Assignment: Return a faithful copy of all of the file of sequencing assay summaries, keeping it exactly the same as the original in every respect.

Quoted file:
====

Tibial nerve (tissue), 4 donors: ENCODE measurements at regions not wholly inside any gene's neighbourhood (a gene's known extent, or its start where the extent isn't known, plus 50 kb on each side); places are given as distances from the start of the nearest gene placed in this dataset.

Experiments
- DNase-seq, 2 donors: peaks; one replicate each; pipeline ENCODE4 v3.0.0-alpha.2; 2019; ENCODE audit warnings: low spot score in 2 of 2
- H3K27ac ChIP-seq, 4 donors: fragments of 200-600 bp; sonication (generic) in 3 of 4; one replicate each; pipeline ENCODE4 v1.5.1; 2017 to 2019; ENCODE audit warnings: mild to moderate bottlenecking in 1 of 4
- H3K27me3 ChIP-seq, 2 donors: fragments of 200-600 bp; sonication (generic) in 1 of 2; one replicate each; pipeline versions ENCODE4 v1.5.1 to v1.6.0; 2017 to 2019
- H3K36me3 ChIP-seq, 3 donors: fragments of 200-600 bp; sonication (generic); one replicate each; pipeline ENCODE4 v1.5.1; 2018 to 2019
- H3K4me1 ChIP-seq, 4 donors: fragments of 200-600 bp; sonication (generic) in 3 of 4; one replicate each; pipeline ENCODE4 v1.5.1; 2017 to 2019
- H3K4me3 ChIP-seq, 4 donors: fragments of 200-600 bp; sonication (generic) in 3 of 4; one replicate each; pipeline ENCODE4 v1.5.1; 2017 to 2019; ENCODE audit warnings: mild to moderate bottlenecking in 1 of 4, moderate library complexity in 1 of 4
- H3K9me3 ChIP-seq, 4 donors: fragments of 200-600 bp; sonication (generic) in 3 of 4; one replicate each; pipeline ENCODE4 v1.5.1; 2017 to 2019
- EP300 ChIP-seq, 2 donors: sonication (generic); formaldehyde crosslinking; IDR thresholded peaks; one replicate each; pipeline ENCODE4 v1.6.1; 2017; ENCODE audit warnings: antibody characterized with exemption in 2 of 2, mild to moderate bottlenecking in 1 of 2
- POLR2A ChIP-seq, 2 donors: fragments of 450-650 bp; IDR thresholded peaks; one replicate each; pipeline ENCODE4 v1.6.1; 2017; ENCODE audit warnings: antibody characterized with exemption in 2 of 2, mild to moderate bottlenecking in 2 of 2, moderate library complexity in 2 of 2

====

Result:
Tibial nerve (tissue), 4 donors: ENCODE measurements at regions not wholly inside any gene's neighbourhood (a gene's known extent, or its start where the extent isn't known, plus 50 kb on each side); places are given as distances from the start of the nearest gene placed in this dataset.

Experiments
- DNase-seq, 2 donors: peaks; one replicate each; pipeline ENCODE4 v3.0.0-alpha.2; 2019; ENCODE audit warnings: low spot score in 2 of 2
- H3K27ac ChIP-seq, 4 donors: fragments of 200-600 bp; sonication (generic) in 3 of 4; one replicate each; pipeline ENCODE4 v1.5.1; 2017 to 2019; ENCODE audit warnings: mild to moderate bottlenecking in 1 of 4
- H3K27me3 ChIP-seq, 2 donors: fragments of 200-600 bp; sonication (generic) in 1 of 2; one replicate each; pipeline versions ENCODE4 v1.5.1 to v1.6.0; 2017 to 2019
- H3K36me3 ChIP-seq, 3 donors: fragments of 200-600 bp; sonication (generic); one replicate each; pipeline ENCODE4 v1.5.1; 2018 to 2019
- H3K4me1 ChIP-seq, 4 donors: fragments of 200-600 bp; sonication (generic) in 3 of 4; one replicate each; pipeline ENCODE4 v1.5.1; 2017 to 2019
- H3K4me3 ChIP-seq, 4 donors: fragments of 200-600 bp; sonication (generic) in 3 of 4; one replicate each; pipeline ENCODE4 v1.5.1; 2017 to 2019; ENCODE audit warnings: mild to moderate bottlenecking in 1 of 4, moderate library complexity in 1 of 4
- H3K9me3 ChIP-seq, 4 donors: fragments of 200-600 bp; sonication (generic) in 3 of 4; one replicate each; pipeline ENCODE4 v1.5.1; 2017 to 2019
- EP300 ChIP-seq, 2 donors: sonication (generic); formaldehyde crosslinking; IDR thresholded peaks; one replicate each; pipeline ENCODE4 v1.6.1; 2017; ENCODE audit warnings: antibody characterized with exemption in 2 of 2, mild to moderate bottlenecking in 1 of 2
- POLR2A ChIP-seq, 2 donors: fragments of 450-650 bp; IDR thresholded peaks; one replicate each; pipeline ENCODE4 v1.6.1; 2017; ENCODE audit warnings: antibody characterized with exemption in 2 of 2, mild to moderate bottlenecking in 2 of 2, moderate library complexity in 2 of 2